Logged
Andrew Rodney
Author “Color Management for Photographers"

John V.

  • Full Member
  • ***
  • Offline Offline
  • Posts: 171
Re: Soft Proofing Question
« Reply #6 on: January 31, 2020, 10:04:34 pm »

It's been a while since I've posted around here. I completely forgot and didn't realize that there is a Color Management forum...

I thought there was an easy answer here. I'll look more closely at the info available.

Thanks all,
John
Logged

Garnick

  • Sr. Member
  • ****
  • Offline Offline
  • Posts: 1131
Re: Soft Proofing Question
« Reply #7 on: February 03, 2020, 06:44:47 pm »

It's been a while since I've posted around here. I completely forgot and didn't realize that there is a Color Management forum...

I thought there was an easy answer here. I'll look more closely at the info available.

Thanks all,
John

Hi John,

I think one aspect of soft proofing in Photoshop has been overlooked.  I believe this procedure is covered in LR but not so in PS.  The hole point of soft proofing is to let you know approximately what the printed image will look like on the paper type you'll be using.  When you have processed an image to the point that you are satisfied with the look, you will then want to print it.  However, without soft proofing it's somewhat of guess, since the paper will not likely render what you were seeing in your original processed image.  Following is my procedure for soft proofing:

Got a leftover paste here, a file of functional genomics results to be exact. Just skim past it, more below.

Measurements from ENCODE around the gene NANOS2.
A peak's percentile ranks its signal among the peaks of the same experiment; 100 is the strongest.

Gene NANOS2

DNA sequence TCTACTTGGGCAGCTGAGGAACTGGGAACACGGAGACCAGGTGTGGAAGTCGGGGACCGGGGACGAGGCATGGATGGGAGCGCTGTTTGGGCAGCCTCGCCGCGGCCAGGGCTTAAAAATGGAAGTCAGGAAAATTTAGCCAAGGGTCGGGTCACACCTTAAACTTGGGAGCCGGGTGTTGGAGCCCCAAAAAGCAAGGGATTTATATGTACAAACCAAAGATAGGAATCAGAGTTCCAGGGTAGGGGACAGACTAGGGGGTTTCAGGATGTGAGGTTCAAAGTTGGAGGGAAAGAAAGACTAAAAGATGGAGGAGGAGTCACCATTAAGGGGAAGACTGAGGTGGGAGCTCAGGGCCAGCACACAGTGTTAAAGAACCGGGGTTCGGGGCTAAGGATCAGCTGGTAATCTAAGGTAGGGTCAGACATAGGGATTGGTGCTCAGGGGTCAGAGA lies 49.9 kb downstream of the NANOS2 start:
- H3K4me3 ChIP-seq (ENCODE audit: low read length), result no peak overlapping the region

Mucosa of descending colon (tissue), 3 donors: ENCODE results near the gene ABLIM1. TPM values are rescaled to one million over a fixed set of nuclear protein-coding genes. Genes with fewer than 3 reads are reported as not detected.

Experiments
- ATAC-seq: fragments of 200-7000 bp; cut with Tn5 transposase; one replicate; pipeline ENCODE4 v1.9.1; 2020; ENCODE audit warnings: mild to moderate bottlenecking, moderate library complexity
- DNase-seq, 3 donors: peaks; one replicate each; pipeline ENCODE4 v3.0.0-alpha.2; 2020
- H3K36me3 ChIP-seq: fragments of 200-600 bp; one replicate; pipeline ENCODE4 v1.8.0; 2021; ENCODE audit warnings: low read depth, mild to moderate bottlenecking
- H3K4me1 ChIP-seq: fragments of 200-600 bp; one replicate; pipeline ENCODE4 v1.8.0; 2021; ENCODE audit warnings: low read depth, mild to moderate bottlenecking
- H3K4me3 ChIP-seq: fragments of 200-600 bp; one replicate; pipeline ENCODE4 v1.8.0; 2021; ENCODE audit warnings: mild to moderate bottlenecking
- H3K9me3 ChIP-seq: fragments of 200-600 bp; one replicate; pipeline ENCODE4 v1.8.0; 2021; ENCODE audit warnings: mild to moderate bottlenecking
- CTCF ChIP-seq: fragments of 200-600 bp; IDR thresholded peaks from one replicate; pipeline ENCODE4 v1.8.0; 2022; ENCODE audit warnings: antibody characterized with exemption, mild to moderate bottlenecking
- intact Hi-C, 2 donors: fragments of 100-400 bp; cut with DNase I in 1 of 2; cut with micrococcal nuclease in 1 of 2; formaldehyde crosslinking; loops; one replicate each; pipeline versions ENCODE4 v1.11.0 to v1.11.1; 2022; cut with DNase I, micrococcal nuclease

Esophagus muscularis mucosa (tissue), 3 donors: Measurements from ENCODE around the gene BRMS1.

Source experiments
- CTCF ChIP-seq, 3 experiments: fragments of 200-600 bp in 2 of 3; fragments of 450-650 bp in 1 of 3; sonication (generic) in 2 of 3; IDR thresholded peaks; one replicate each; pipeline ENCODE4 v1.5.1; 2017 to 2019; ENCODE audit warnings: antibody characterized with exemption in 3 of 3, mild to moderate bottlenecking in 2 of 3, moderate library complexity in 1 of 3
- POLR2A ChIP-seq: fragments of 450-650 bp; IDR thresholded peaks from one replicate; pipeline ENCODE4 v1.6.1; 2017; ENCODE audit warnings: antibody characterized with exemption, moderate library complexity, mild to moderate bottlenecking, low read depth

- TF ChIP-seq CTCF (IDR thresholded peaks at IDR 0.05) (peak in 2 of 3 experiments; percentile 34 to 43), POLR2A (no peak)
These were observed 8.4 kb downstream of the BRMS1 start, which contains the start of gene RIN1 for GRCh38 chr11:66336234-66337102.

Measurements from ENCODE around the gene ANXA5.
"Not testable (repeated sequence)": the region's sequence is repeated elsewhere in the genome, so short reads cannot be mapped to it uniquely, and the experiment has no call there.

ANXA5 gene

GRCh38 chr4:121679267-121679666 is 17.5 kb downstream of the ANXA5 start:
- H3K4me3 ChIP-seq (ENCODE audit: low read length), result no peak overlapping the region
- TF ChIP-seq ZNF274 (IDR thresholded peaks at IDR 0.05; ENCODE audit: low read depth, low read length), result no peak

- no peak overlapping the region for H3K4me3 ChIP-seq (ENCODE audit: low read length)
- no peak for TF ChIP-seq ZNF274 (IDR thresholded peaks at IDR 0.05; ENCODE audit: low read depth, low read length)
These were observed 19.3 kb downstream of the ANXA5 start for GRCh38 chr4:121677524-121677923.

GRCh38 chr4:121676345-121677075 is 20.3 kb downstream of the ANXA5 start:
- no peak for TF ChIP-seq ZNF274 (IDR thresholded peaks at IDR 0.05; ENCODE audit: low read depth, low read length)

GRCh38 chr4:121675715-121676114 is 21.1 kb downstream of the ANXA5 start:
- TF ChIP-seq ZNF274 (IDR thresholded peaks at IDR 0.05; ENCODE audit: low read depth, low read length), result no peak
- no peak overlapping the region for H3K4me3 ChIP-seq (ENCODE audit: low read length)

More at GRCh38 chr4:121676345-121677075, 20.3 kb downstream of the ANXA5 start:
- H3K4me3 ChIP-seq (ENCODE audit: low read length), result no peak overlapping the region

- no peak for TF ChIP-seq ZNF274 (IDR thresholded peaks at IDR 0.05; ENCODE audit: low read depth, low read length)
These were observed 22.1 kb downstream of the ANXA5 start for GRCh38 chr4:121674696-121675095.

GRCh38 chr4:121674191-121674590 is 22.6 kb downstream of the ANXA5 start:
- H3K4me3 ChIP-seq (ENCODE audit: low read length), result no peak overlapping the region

1. Create a duplicate of the original processed image.
2. Set the duplicate image close to the original processed image.
3. Soft proof the original processed image, which then will look somewhat different from the duplicate image.
4. Adjust the soft proofed image to match as closely as possible to the duplicate, which is what the original processed image looked like
    before it was soft proofed.
5. Once you are satisfied that the soft proofed file matches the duplicate as closely as possible, delete the duplicate file and print the soft 
    proofed version, either a small cropped area as a test or the full image.
6. Proceed from there and make whatever adjustments necessary to accomplish the print you have envisioned.

I hope I have made this as understandable as possible. If so, I hope it helps.     
« Last Edit: February 23, 2020, 09:56:18 am by Garnick »
Logged
Gary N.
"My memory isn't what it used to be. As a matter of fact it never was." (gan)
Pages: [1]   Go Up